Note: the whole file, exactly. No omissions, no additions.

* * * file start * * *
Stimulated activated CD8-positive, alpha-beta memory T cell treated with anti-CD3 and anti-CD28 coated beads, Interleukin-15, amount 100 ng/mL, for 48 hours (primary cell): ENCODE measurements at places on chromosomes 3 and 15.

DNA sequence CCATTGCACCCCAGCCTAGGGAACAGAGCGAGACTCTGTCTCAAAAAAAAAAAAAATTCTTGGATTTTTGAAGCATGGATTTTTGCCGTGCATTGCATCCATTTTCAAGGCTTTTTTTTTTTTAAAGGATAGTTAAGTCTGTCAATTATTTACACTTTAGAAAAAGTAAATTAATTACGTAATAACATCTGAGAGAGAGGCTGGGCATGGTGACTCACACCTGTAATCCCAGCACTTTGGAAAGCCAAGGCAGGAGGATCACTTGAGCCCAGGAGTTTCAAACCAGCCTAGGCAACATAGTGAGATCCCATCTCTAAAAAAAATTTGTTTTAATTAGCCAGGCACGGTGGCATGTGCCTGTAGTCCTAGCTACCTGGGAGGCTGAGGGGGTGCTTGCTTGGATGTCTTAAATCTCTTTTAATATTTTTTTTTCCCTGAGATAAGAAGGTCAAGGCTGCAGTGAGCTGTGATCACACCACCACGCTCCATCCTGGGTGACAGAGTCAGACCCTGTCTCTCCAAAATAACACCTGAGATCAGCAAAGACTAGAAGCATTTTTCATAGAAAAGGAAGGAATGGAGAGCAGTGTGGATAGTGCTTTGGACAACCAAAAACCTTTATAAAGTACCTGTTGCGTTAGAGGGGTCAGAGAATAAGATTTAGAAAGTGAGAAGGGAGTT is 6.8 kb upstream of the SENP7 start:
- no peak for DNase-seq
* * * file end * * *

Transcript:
Stimulated activated CD8-positive, alpha-beta memory T cell treated with anti-CD3 and anti-CD28 coated beads, Interleukin-15, amount 100 ng/mL, for 48 hours (primary cell): ENCODE measurements at places on chromosomes 3 and 15.

DNA sequence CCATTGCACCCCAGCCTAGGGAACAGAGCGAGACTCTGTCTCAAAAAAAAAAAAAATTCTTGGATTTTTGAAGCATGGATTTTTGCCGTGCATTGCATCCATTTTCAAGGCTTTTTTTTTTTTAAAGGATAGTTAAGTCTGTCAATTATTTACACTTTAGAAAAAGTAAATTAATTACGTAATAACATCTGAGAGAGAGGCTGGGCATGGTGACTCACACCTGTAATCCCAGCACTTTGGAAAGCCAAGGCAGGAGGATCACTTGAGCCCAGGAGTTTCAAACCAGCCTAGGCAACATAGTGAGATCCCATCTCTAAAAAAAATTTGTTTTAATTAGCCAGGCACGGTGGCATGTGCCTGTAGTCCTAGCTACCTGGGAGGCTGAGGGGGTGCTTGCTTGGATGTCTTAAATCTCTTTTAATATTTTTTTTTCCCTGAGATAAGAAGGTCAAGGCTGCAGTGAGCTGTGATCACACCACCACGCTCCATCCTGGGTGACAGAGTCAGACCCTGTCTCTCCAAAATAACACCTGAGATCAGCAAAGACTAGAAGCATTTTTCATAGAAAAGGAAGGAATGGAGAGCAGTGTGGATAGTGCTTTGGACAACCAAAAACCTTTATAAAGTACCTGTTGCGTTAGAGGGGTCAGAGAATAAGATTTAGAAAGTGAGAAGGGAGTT is 6.8 kb upstream of the SENP7 start:
- no peak for DNase-seq